Reporter 418, 6 April 1998


In the news

Jack Straw’s student days, as featured in the last Reporter, have been the focus of much coverage in the press over the past two weeks. The Guardian, Financial Times, Yorkshire Post and Marie Claire were among those who gleefully followed up our story on the Home Secretary’s role in Leeds student protests 30 years ago.

If the students of Straw’s day were revolting over politics and ‘secret files’, today’s generation are more concerned with their own immediate financial worries, according to an article in the Yorkshire Evening Post. The paper reported that a male University student boosted his income at night by working for an escort agency.

The same paper also noted that researchers at the University are using deadly spider venom in a bid to find a cure for Alzheimer’s disease. It is hoped the paralysing effect of the venom might be reversed and used to restore function in the brain.

As we know, there’s nowt as queer as folk – and media interest in the University’s research on English regional dialects has continued unabated. The last fortnight has seen coverage of an international conference on dialects featured on Yorkshire Television’s Calendar, interviews on numerous local radio stations, and packages on both BBC Radio 2 and the World Service.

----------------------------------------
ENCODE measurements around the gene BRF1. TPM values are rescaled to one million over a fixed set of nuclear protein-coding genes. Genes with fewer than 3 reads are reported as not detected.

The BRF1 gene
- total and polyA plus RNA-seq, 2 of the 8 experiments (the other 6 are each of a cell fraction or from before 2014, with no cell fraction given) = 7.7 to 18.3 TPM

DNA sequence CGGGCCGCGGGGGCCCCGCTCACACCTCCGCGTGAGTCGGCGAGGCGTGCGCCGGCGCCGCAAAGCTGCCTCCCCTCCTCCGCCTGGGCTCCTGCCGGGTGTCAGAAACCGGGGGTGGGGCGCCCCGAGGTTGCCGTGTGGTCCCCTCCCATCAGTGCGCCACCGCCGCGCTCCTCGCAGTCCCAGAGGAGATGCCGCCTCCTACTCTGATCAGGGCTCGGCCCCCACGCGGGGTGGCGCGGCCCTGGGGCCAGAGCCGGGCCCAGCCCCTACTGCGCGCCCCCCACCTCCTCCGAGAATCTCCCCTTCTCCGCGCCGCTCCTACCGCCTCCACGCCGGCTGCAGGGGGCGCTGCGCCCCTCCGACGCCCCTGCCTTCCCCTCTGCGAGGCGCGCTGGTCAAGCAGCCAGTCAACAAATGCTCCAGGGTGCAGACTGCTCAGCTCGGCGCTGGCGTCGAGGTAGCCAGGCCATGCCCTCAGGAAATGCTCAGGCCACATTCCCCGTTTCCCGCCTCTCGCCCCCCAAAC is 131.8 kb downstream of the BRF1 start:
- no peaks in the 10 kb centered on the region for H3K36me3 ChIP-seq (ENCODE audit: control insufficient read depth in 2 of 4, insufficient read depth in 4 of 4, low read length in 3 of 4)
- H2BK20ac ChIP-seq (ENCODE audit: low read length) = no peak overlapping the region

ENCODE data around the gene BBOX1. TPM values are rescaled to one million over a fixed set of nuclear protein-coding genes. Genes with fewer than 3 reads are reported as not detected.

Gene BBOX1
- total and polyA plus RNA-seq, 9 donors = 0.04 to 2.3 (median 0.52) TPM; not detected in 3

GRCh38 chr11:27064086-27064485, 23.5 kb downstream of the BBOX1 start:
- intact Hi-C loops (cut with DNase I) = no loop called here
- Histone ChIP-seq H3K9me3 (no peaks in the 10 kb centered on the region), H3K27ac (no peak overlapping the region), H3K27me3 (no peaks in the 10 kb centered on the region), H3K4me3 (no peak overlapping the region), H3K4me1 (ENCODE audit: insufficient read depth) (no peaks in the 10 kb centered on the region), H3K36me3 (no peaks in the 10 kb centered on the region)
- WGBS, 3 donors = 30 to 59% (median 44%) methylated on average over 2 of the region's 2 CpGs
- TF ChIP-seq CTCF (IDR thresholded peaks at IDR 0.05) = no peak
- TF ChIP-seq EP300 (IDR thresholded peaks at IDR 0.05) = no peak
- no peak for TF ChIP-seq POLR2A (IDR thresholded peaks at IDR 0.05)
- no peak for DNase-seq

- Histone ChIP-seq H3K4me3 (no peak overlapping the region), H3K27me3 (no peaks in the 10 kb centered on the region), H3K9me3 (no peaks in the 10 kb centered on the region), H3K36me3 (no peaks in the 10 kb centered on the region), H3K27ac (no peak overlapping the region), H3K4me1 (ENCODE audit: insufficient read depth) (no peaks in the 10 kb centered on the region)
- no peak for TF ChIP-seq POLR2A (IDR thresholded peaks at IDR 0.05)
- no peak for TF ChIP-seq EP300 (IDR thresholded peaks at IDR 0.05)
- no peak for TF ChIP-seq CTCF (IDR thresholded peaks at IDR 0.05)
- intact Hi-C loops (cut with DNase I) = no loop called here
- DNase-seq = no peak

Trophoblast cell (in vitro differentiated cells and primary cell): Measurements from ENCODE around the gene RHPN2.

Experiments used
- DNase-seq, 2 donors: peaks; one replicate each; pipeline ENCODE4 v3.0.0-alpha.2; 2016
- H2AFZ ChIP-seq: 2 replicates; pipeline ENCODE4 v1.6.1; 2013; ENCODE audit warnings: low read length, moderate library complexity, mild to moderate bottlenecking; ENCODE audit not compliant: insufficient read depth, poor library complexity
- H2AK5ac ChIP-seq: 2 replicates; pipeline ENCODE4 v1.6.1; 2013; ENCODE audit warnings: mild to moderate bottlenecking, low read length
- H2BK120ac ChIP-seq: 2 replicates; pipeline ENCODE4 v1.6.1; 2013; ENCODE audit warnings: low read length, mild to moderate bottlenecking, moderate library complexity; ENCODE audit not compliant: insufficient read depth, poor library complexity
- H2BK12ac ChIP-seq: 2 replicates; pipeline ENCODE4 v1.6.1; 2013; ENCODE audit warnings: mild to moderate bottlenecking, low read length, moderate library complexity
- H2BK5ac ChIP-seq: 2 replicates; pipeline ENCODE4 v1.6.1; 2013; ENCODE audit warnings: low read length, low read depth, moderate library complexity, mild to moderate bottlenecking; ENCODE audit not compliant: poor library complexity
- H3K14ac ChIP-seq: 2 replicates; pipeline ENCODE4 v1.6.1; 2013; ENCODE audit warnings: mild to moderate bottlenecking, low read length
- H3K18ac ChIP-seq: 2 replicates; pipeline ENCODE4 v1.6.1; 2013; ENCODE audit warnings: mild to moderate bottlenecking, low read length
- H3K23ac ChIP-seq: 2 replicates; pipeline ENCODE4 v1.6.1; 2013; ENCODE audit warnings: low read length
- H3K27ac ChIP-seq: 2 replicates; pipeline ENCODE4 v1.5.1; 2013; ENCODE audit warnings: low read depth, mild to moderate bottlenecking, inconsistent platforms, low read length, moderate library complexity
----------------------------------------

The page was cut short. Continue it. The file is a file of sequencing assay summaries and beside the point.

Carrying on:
Dolly the cloned sheep is another long-running story which shows no sign of losing its legs. News of the Textile Industries Department’s involvement in knitting a jumper from Dolly’s fleece has even been broadcast on French national state radio, France Inter.

The Times Higher, meanwhile, reported that Leeds was one of ten universities to clinch a deal worth more than £10 million as part of a joint bid for European Union business support.

Closer to home, both the Daily Telegraph and the Independent on Sunday followed up the Reporter story on miniature cameras being hidden inside cocoa tins and teddy bears to observe the way families relate to technology. The Independent on Sunday was also one of several to cover the computer vision research at the University which uses ‘smart cameras’ to monitor car parks.

As usual, a wide range of academics have been quoted as experts in the media on a variety of issues. Dr Peter Tomlinson from the School of Education was quoted in the Daily Express on the moral implications of stealing from hotels. And the views of Dr Alastair Hay, a Reader in Chemical Pathology, were featured in the Daily Telegraph’s coverage of fears about a possible anthrax attack on Britain.

Blowing his own trumpet, according to the Observer, is physics lecturer Dr Robin Jakeways. A keen amateur musician, he told the paper that musicians waste vast sums of money on instruments made from rare materials, when cheaper alternatives could sound just as good.

Putting his money where his mouth is, Dr Jakeways plays a trumpet made from a piece of tubing with a brass mouthpiece and a plastic funnel.

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